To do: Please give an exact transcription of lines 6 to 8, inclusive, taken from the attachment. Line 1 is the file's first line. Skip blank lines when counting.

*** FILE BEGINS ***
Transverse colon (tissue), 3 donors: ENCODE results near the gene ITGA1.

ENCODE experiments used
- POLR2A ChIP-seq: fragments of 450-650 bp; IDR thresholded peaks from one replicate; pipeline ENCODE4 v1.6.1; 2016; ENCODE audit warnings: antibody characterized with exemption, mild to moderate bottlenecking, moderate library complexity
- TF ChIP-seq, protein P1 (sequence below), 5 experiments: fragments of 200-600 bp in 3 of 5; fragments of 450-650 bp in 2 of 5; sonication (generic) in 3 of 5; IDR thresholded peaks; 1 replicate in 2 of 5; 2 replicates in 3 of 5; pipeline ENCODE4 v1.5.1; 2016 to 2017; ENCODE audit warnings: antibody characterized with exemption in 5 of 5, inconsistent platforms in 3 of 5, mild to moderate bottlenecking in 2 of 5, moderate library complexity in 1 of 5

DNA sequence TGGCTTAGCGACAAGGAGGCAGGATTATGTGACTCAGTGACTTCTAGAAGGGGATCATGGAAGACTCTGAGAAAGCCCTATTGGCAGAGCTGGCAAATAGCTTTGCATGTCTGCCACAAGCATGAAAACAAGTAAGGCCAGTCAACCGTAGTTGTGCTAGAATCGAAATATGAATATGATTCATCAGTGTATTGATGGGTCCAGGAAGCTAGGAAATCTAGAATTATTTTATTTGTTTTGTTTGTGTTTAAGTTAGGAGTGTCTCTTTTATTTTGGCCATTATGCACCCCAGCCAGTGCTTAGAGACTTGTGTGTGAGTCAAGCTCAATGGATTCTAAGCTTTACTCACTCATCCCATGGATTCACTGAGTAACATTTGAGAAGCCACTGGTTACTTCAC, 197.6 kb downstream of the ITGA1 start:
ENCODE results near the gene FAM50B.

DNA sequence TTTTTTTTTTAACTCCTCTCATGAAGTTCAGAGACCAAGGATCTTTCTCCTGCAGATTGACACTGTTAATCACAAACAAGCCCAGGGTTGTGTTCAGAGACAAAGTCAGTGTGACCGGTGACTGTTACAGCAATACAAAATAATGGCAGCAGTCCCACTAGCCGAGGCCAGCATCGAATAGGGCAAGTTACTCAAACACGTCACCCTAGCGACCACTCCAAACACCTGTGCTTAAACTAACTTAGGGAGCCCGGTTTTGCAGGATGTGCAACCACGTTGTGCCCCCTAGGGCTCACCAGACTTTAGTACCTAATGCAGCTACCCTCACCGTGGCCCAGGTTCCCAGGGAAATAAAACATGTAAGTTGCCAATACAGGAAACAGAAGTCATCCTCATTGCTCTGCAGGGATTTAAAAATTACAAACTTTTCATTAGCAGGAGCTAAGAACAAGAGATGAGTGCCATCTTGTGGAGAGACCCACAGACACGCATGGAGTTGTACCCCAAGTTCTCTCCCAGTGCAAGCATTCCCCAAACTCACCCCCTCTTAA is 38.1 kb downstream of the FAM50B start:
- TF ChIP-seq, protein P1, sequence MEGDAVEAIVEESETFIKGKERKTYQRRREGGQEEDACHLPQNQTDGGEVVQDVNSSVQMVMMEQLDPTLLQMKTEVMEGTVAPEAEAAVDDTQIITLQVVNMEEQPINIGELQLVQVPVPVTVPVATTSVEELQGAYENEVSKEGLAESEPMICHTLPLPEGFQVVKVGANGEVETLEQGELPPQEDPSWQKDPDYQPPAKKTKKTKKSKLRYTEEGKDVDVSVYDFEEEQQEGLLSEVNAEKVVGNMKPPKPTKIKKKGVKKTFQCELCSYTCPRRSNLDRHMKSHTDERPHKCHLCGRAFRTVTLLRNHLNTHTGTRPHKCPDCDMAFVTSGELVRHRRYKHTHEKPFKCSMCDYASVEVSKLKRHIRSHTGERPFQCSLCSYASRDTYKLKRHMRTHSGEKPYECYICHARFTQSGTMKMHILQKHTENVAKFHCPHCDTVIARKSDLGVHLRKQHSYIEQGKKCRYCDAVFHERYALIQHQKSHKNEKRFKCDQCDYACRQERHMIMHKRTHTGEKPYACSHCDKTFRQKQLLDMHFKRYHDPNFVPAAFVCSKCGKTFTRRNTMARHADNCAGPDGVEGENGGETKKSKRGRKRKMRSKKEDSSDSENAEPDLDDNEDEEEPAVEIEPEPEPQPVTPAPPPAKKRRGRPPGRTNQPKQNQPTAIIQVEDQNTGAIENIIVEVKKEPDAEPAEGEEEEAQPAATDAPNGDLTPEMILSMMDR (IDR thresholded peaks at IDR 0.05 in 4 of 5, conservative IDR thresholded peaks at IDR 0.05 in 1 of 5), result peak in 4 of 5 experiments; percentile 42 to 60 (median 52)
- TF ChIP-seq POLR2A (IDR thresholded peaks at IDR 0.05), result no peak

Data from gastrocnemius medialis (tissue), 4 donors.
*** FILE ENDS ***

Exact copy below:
ENCODE results near the gene FAM50B.

DNA sequence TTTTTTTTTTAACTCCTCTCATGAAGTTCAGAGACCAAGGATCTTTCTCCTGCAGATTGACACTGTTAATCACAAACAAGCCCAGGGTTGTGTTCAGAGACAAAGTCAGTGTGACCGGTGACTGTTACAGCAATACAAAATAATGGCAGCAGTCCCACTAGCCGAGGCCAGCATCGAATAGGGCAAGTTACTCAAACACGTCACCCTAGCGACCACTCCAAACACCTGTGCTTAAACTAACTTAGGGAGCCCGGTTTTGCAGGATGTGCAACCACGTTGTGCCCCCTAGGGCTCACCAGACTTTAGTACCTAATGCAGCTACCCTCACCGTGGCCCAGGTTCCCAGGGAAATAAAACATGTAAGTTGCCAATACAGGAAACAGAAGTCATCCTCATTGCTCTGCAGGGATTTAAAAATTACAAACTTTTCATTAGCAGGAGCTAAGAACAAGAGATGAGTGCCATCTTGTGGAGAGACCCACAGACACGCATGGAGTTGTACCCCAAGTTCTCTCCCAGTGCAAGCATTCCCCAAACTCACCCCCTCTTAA is 38.1 kb downstream of the FAM50B start:
- TF ChIP-seq, protein P1, sequence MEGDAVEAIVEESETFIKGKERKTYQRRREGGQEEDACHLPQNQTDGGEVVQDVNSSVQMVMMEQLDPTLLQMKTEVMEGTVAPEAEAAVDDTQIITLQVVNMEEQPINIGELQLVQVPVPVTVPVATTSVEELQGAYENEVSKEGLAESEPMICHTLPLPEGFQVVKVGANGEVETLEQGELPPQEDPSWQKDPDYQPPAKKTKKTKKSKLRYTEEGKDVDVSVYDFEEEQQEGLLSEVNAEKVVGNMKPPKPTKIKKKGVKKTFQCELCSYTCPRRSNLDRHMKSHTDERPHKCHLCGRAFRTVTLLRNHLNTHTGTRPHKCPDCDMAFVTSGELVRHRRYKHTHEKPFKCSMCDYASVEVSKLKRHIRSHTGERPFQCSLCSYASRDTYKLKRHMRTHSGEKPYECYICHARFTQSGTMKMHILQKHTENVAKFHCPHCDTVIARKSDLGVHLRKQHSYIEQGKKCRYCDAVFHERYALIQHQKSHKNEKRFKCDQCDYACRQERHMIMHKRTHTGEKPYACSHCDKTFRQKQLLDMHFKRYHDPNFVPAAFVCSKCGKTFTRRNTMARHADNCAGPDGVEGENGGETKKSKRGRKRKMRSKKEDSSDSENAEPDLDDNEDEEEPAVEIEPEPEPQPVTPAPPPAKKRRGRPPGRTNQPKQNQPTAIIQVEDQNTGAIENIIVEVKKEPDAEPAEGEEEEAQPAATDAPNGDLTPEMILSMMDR (IDR thresholded peaks at IDR 0.05 in 4 of 5, conservative IDR thresholded peaks at IDR 0.05 in 1 of 5), result peak in 4 of 5 experiments; percentile 42 to 60 (median 52)